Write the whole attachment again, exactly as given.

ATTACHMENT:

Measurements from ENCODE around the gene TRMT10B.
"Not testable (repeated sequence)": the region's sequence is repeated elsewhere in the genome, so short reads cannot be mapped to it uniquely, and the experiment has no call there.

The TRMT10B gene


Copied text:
Measurements from ENCODE around the gene TRMT10B.
"Not testable (repeated sequence)": the region's sequence is repeated elsewhere in the genome, so short reads cannot be mapped to it uniquely, and the experiment has no call there.

The TRMT10B gene